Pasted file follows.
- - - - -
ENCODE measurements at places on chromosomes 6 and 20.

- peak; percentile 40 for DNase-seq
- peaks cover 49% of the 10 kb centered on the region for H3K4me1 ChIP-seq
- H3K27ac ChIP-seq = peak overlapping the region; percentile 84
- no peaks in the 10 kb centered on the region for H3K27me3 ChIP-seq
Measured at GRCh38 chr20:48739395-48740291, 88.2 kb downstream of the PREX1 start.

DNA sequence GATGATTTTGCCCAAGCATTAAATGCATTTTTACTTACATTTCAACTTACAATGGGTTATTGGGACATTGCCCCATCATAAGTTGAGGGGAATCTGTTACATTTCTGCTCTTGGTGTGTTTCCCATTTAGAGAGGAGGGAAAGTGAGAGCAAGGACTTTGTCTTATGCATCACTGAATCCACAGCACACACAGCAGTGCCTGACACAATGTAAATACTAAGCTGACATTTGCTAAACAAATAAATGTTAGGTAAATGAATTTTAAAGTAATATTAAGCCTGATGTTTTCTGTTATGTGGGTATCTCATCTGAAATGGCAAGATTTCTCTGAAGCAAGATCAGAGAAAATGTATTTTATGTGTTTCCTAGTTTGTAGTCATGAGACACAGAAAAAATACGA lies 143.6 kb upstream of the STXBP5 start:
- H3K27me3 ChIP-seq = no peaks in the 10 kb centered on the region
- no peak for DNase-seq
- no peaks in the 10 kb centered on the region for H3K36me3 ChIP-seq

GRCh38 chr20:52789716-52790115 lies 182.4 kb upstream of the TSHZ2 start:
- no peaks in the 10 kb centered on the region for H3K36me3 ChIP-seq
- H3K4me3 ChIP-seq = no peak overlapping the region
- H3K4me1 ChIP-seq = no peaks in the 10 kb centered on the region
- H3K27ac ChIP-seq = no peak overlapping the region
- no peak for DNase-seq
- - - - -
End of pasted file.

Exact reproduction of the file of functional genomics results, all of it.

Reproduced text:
ENCODE measurements at places on chromosomes 6 and 20.

- peak; percentile 40 for DNase-seq
- peaks cover 49% of the 10 kb centered on the region for H3K4me1 ChIP-seq
- H3K27ac ChIP-seq = peak overlapping the region; percentile 84
- no peaks in the 10 kb centered on the region for H3K27me3 ChIP-seq
Measured at GRCh38 chr20:48739395-48740291, 88.2 kb downstream of the PREX1 start.

DNA sequence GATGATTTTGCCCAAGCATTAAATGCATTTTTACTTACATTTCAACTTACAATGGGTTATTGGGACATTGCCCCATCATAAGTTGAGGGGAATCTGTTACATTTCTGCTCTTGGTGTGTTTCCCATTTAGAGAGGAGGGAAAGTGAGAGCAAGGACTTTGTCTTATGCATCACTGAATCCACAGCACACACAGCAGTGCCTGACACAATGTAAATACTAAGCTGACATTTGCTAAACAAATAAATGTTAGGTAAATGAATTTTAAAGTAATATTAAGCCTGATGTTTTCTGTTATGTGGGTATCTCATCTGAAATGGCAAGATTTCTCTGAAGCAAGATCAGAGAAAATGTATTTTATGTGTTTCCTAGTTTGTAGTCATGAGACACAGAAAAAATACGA lies 143.6 kb upstream of the STXBP5 start:
- H3K27me3 ChIP-seq = no peaks in the 10 kb centered on the region
- no peak for DNase-seq
- no peaks in the 10 kb centered on the region for H3K36me3 ChIP-seq

GRCh38 chr20:52789716-52790115 lies 182.4 kb upstream of the TSHZ2 start:
- no peaks in the 10 kb centered on the region for H3K36me3 ChIP-seq
- H3K4me3 ChIP-seq = no peak overlapping the region
- H3K4me1 ChIP-seq = no peaks in the 10 kb centered on the region
- H3K27ac ChIP-seq = no peak overlapping the region
- no peak for DNase-seq